On an external drive, I have 3 APFS containers each with 1 volume in them respectively. The 3 containers and their respective volumes are used for Time Machine backups from 3 different Macs. The APFS containers use APFS (Case-sensitive, encrypted).

It occurred to me that my setup might not be optimal. According to a cursory search, with APFS it might be possible to have the 3 different Time Machine backup volumes share one APFS container, instead of having them reside in 3 separate containers containing 3 different volumes. This would potentially allow the Time Machine backup volumes to dynamically make use of the container space as needed (growing & shrinking).

Is this correct, and a more advisable solution?

Consider that Time Machine backups typically don't shrink, they rather grow with time, and ultimately there needs to be some limiting quota (which is why I originally opted for 3 separates) so there isn't too much cannibalization between different backups from different devices. Perhaps there is a way in Terminal to set a quota on each Time Machine volume?

Alternatively, if APFS containers can be resized on the drive without losing the data in the volumes in those containers, then that practically works quite okay as well in order to manage storage. Related question: Can APFS containers be resized while retaining their contents? (Case-sensitive, encrypted)

Lastly, I am not sure on which level encryption should happen in this regard. If I backup to a single APFS container, should the encryption happen at the level of the container, or on the level of the volumes/backup destinations?

  • Even in the old days of HFS+, Time Machine was perfectly capable of sharing one backup volume/partition among several machines.
    – nohillside
    Mar 31, 2023 at 12:36
  • Over and above the concerns about containers & such, you really might want to consider setting up multiply redundant backup drives. You have unique data on the individual Macs you are backing up, all of which could be irrevocably lost should the single external HD you are using become damaged and unusable. You're putting all the eggs in one basket, so to speak. You also might want to consider backing up important data from these Macs to the cloud as well, and in multiple cloud instances as well like Dropbox and Google Drive.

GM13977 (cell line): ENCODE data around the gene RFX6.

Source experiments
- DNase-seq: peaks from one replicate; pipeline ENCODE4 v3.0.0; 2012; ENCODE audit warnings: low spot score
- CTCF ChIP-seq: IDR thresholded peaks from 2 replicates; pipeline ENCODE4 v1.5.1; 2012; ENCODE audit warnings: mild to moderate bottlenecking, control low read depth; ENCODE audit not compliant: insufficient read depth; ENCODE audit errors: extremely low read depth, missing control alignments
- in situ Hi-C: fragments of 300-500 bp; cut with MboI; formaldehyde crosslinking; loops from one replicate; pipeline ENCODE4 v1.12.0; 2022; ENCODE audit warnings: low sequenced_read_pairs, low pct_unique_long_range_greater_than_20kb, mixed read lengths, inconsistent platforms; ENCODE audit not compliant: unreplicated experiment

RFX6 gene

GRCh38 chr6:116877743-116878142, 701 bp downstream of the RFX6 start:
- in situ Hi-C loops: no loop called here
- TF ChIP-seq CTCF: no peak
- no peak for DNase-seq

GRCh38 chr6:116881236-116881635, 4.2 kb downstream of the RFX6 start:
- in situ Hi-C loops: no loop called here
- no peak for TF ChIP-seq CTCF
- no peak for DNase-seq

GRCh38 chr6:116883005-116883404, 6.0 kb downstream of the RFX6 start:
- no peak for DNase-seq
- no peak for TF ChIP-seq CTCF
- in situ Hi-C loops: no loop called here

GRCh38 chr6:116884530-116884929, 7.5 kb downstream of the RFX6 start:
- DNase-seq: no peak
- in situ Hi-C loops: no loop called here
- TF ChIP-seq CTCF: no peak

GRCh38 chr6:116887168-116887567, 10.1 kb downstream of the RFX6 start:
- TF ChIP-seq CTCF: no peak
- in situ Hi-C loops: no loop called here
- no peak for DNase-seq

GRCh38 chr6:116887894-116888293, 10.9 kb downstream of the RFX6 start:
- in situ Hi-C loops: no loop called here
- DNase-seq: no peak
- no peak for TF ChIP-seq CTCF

– IconDaemon
    Mar 31, 2023 at 13:56
  • @IconDaemon I am already doing that, and other methods. Thanks for the suggestion.
    – P A N
    Mar 31, 2023 at 14:15
  • 1
    @PAN I have added to my answer. You can set quota on TM volumes.
    – Gilby
    Apr 1, 2023 at 23:04

1 Answer 1


Multiple Time Machine (TM) volumes in a single container:

  • If you want strict control of size of TM volumes, then continue with multiple containers. But for flexibility it is allowed to have multiple TM volumes in a single container. I do this.

Regarding quotas on TM volumes:

  • tmutil commands allow a quota to be specified at volume creation, but (according to man tmutil) do not provide a way of modifying the quota for an existing volume.
  • When you use a volume for TM, it is is recreated by TM with the format required by TM. According to answers and comments on this Dec 2020 question Is it possible to limit the size of an APFS volume?, the TM volume does not inherit the quota set on the volume you specify. This needs to tested with current macOS.

Containers versus Volumes:

  • I have multivolume backup disks (for mixed TM and Carbon Copy Cloner volumes) and have never wanted to use quotas or containers. I prefer to keep a watchful eye on volume growth.
  • But I can see that you might want to carefully control backup size when used for multiple Macs. In that case, continue to use containers.


  • With APFS, encryption is at the volume level.

And, of course, do any testing on a different disk.

Edit (after answer had been accepted)

You can set a quota on a TM volume. I repeated the steps in this 2 year old answer Limit Time Machine size in Big Sur with macOS 13.3. I can confirm that they do still work. This is the command I used:

diskutil apfs addvolume disk7 APFSX TM2 -quota 1000g -role T -passphrase testing

Note the "APFSX" as well as the "role". They were new to me. The man page does not mention APFSX and does not have a description of all roles.

Add the new volume to TM and the volume is not recreated, thereby maintaining the quota (and encryption). The only caveat is that the quota can't be changed without recreating the volume.

With that addendum, I now recommend unreservedly creating multiple volumes in a single APFS container since you can control backup size with a quota on each volume.

  • 1
    I can create a TM disk with quota and add it as a TM destination. But after the first backup, the quota has gone! My edit may well be wrong with macOS 13.
    – Gilby
    Apr 2, 2023 at 4:01

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